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In the Renaissance, a renewed interest in classical philosophy endowed him with complex allegorical meanings.
In contemporary popular culture, Cupid is shown drawing his bow to inspire romantic love, often as an icon of Valentine's Day.
One interpretation of this allegory is that Neptune represents the soul's origin in the matter from which life was fashioned, with Cupid triumphing as the soul's desired destiny.
In other contexts, Cupid with a dolphin recurs as a playful motif, as in garden statuary at Pompeii that shows a dolphin rescuing Cupid from an octopus, or Cupid holding a dolphin.
His symbols are the arrow and torch, "because love wounds and inflames the heart." These attributes and their interpretation were established by late antiquity, as summarized by Isidore of Seville (d. Cupid is also sometimes depicted blindfolded and described as blind, not so much in the sense of sightless—since the sight of the beloved can be a spur to love—as blinkered and arbitrary.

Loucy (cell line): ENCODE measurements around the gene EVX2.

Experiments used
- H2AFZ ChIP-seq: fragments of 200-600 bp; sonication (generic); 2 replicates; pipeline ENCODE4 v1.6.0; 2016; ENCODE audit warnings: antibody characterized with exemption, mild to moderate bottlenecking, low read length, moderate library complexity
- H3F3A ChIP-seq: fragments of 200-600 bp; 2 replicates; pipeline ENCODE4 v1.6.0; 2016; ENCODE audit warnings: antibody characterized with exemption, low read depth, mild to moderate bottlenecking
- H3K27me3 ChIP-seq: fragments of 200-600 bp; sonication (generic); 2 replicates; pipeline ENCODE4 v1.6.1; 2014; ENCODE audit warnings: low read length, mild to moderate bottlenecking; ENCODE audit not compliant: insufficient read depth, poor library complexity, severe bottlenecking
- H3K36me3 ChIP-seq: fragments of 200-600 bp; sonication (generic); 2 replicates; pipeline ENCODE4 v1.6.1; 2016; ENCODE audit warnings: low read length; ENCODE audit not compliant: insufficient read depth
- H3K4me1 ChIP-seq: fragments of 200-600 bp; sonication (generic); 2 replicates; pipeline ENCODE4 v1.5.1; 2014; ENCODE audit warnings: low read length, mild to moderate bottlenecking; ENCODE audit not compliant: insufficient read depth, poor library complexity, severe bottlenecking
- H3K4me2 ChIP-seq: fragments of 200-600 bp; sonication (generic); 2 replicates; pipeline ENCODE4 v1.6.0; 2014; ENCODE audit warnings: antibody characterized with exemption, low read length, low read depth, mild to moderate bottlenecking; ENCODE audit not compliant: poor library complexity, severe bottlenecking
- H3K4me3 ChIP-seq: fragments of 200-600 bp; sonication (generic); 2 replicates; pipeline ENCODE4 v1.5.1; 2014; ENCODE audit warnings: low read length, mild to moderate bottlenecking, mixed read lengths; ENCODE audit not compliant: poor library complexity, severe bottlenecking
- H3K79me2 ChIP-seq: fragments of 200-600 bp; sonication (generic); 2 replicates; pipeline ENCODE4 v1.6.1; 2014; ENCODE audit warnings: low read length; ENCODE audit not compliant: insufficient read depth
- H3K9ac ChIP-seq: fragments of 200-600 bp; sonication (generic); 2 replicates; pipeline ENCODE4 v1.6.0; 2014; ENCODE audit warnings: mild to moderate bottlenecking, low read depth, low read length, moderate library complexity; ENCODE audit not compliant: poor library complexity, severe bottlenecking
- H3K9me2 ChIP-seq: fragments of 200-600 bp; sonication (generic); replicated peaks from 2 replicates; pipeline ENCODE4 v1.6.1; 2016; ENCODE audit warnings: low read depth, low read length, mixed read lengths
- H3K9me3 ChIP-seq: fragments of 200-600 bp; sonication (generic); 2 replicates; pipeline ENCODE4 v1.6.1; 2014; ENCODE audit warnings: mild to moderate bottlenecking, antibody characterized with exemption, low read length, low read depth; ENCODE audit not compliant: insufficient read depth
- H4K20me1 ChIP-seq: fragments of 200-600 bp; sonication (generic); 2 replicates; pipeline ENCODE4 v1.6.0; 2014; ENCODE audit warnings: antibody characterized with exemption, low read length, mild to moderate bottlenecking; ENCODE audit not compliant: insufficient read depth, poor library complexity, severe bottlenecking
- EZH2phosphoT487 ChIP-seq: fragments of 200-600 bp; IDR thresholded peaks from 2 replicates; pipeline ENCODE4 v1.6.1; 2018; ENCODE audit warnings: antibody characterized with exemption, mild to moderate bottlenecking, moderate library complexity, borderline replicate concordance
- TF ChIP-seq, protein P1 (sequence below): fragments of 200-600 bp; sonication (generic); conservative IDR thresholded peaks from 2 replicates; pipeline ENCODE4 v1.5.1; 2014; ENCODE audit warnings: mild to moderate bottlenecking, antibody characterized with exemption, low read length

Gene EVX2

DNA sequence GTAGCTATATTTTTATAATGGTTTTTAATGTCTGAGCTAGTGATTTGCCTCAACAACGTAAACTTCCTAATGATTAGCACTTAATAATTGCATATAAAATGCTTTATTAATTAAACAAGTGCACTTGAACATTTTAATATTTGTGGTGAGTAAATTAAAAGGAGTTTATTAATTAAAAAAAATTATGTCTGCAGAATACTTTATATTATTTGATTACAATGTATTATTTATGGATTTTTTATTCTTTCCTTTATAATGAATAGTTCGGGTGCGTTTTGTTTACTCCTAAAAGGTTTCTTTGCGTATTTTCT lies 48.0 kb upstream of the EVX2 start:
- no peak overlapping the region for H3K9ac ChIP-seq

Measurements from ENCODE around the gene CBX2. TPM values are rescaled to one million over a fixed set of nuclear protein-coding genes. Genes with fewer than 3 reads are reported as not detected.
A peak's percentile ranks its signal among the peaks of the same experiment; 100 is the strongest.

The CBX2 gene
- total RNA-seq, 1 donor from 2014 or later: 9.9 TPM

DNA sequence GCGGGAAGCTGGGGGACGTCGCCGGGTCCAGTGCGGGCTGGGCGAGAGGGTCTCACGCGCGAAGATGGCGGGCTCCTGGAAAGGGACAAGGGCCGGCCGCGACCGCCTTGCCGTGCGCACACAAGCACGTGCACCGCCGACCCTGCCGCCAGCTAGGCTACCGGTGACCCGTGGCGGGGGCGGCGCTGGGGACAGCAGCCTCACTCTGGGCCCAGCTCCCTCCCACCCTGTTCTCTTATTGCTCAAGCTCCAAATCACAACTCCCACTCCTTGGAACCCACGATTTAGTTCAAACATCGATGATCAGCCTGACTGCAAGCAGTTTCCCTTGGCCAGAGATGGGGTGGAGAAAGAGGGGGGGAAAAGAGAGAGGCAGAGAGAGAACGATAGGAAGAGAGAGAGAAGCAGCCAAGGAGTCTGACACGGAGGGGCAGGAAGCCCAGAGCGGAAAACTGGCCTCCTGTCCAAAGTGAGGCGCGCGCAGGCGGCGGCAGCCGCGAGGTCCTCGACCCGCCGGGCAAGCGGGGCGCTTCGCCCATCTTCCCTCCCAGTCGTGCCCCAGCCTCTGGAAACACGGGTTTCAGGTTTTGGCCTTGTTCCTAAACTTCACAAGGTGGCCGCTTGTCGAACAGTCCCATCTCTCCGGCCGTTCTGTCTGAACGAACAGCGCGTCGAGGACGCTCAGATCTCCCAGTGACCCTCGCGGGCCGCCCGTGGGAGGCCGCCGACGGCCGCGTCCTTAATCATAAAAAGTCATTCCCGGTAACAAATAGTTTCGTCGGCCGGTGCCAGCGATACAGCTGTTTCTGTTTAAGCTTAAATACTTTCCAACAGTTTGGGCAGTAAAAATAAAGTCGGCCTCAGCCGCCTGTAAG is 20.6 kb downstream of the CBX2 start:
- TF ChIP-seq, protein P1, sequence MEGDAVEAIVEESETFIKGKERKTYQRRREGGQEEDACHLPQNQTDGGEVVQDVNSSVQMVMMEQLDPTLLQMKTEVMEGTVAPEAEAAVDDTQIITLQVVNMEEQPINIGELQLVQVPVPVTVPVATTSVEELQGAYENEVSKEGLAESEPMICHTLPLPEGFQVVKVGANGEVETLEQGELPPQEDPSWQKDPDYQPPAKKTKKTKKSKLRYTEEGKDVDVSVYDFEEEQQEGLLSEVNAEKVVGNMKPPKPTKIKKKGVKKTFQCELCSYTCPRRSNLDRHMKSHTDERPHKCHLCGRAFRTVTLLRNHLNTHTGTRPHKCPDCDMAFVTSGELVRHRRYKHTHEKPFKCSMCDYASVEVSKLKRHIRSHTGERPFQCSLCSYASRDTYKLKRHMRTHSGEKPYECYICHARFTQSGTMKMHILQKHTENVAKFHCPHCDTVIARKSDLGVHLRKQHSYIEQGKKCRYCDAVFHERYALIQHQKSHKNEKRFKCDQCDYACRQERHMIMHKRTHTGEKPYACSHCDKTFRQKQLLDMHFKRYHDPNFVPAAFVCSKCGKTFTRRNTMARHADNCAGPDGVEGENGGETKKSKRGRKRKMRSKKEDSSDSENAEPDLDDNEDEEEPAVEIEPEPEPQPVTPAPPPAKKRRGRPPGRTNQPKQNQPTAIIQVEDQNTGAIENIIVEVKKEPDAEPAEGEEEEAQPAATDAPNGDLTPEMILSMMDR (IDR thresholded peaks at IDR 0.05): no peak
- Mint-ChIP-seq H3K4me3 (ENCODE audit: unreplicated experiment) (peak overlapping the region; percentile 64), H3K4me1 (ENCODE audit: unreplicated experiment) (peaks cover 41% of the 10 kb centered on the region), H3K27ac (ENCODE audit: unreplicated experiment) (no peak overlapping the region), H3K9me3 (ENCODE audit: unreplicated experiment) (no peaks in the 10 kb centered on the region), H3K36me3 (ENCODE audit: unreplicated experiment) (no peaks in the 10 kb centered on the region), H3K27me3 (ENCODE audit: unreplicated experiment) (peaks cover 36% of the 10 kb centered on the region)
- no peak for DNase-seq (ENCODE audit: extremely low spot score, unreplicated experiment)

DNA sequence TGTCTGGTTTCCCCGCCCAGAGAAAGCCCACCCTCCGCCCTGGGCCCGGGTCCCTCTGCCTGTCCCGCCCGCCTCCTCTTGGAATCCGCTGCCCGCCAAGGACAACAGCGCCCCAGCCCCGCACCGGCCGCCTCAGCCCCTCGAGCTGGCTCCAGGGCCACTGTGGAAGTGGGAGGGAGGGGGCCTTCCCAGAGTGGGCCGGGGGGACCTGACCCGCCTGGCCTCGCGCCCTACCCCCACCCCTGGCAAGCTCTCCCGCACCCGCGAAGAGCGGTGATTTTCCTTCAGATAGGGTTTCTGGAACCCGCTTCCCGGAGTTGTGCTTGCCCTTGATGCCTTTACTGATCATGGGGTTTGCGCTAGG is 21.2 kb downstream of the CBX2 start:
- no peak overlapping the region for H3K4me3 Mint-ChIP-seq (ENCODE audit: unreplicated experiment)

He was among the primordial gods who came into existence asexually; after his generation, deities were begotten through male-female unions.
In Hesiod's Theogony, only Chaos and Gaia (Earth) are older.
In the 15th century, the iconography of Cupid starts to become indistinguishable from the putto.
Cupid continued to be a popular figure in the Middle Ages, when under Christian influence he often had a dual nature as Heavenly and Earthly love.